An analysis of the data released clearly shows that the construction sector is expanding by double digits.  It is a job creating sector.  Investment is increasing.  Domestic investment is also increasing.  The FDI is at an unprecedented level.  The IBC is unlocking the value in the Non-Performing Assets.  Fixed capital formation is growing.  Manufacturing is expanding.  We are spending huge amounts on infrastructure creation.  Expenditure on rural projects has increased in a big way.  The social sector schemes, more particularly the financial inclusion programmes, have created a wave of self-employment.  Each one of these is a high job creating sector.

The Revenue Situation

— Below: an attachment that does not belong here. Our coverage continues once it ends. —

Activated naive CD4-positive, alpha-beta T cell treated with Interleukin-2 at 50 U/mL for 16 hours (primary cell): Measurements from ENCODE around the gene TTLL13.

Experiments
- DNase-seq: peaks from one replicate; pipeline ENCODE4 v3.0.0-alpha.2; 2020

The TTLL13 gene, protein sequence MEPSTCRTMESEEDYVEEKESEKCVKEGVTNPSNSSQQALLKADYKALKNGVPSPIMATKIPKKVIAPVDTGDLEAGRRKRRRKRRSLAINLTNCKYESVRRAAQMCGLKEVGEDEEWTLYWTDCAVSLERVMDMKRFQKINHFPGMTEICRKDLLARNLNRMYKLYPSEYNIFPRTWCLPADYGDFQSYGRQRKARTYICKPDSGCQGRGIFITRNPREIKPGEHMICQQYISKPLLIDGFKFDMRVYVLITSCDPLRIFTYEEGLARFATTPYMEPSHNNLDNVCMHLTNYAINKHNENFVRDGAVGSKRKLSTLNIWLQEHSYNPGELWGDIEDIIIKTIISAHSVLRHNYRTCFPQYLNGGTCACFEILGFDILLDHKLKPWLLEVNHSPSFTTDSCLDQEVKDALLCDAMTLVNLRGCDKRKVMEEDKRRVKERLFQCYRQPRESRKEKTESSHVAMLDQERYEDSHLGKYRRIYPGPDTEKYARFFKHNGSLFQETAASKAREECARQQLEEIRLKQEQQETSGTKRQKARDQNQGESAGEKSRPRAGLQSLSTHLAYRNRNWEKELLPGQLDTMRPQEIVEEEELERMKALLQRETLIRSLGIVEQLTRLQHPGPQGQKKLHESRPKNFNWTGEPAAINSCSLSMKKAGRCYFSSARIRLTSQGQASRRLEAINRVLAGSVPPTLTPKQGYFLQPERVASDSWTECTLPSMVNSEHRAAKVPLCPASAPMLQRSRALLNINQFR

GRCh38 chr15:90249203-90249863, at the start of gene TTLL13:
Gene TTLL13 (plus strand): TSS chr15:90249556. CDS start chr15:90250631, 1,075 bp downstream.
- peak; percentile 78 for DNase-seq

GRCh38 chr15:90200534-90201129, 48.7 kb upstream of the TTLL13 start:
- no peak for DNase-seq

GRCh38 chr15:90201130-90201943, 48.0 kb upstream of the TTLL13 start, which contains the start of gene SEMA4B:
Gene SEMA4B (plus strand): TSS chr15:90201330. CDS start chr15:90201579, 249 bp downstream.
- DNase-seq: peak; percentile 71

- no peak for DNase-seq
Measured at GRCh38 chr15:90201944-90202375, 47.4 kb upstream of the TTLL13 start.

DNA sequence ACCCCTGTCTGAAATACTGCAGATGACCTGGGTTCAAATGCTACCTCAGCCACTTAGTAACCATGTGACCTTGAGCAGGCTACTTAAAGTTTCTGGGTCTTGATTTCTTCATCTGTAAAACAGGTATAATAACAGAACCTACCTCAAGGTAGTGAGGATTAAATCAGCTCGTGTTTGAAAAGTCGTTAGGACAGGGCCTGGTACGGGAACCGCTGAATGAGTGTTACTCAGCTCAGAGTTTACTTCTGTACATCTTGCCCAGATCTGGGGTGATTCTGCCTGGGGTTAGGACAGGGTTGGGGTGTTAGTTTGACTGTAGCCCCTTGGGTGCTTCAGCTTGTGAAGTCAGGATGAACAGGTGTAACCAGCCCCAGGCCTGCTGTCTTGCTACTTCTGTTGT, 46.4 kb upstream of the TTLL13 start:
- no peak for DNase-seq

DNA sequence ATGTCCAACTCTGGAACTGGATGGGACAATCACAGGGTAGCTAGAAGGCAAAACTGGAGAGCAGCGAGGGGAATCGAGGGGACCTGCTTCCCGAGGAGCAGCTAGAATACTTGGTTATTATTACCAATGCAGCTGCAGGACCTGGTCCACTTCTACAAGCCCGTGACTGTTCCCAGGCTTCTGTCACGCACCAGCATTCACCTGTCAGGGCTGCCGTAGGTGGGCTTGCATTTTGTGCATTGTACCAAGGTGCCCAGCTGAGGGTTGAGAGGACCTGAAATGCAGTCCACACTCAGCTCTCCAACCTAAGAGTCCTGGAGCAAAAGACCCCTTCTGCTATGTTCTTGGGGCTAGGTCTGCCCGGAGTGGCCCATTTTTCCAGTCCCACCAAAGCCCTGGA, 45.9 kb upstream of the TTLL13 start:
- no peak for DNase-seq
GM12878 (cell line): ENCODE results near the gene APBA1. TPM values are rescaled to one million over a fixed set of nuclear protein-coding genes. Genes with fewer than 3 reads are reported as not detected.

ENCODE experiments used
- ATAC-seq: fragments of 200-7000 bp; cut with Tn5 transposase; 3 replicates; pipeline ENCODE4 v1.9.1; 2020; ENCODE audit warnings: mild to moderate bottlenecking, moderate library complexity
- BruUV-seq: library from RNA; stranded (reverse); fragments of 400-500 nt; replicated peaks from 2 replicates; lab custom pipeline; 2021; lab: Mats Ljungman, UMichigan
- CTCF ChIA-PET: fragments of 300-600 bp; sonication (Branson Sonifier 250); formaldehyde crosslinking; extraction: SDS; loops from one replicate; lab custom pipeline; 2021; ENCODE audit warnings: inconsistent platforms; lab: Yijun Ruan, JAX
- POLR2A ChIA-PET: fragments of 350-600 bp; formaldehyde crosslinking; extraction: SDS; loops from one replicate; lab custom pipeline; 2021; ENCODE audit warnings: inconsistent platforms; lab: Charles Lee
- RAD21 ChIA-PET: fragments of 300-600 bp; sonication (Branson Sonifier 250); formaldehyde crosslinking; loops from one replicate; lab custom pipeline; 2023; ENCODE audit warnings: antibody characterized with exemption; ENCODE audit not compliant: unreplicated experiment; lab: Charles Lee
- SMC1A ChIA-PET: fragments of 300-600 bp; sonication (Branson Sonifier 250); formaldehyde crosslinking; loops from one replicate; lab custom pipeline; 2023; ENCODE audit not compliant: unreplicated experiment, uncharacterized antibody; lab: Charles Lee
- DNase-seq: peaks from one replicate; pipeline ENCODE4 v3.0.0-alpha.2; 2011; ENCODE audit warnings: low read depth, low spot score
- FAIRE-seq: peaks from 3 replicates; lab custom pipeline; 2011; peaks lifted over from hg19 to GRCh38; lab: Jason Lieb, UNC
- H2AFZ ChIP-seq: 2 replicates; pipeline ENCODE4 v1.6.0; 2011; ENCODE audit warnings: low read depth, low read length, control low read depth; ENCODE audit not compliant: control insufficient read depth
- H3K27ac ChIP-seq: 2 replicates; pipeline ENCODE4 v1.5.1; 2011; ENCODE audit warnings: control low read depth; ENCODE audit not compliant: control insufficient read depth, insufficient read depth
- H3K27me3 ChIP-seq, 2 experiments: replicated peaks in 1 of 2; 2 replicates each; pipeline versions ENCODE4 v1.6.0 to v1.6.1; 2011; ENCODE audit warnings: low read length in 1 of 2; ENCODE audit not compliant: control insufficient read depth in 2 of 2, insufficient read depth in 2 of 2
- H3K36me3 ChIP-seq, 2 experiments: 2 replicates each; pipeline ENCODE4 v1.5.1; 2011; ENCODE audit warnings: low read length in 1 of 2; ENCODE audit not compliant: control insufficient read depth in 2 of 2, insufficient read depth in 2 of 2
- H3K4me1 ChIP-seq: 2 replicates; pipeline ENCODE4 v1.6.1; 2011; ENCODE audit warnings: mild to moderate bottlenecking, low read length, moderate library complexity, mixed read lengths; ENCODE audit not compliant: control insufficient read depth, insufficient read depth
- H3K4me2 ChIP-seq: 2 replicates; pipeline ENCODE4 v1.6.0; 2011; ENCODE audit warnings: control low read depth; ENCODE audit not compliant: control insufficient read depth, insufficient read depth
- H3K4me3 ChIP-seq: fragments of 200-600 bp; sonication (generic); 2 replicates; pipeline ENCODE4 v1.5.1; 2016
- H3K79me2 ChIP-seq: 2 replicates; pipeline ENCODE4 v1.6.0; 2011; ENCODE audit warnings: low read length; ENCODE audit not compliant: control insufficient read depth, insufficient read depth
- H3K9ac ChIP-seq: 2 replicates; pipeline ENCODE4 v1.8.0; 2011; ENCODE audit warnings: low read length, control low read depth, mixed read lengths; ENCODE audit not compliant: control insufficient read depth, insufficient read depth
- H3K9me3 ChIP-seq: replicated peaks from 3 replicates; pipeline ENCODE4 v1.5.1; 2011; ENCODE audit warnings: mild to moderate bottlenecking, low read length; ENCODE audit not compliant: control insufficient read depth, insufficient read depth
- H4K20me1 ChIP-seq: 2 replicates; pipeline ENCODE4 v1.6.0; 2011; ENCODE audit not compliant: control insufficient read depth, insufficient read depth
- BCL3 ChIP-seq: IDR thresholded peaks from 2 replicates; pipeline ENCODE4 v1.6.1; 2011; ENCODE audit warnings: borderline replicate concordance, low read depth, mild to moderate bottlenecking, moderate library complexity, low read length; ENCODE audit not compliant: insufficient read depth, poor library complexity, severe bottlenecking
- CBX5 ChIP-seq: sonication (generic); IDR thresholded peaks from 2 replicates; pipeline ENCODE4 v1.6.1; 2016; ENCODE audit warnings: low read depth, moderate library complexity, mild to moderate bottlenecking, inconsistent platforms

If this trend continues over the next few years we are looking for a better future.  The principal source of income of the Central and the State Governments is tax collection.  If India remains a tax non-compliant nation, both Center and State Government will have very little to spend.  They will borrow more and spend less.  Demonetisation, GST, digitisation, AADHAR and the anti-black money measures are leading to gradual formalisation of the Indian economy.  Measures like Foreign Black Money Act, Benami Prohibition Act, Income Disclosure Scheme, changing the tax treaties with Singapore and Mauritius have all yielded rich dividends.  Net direct tax collection has seen an unprecedented rise in the last few years.  We have now reached 6.86 crore income tax return filers last year.  The number of income tax returns post demonetisation show a 25 percent growth.  Even the corporate returns have increased by 17 percent.  The GST after a few weeks of its implementation became problem free and is leading to higher tax collection.  With higher revenues, the Government has been able to spend more on infrastructure, rural India and social sector schemes and yet maintained fiscal prudence and keeping the fiscal deficit on downward glide path.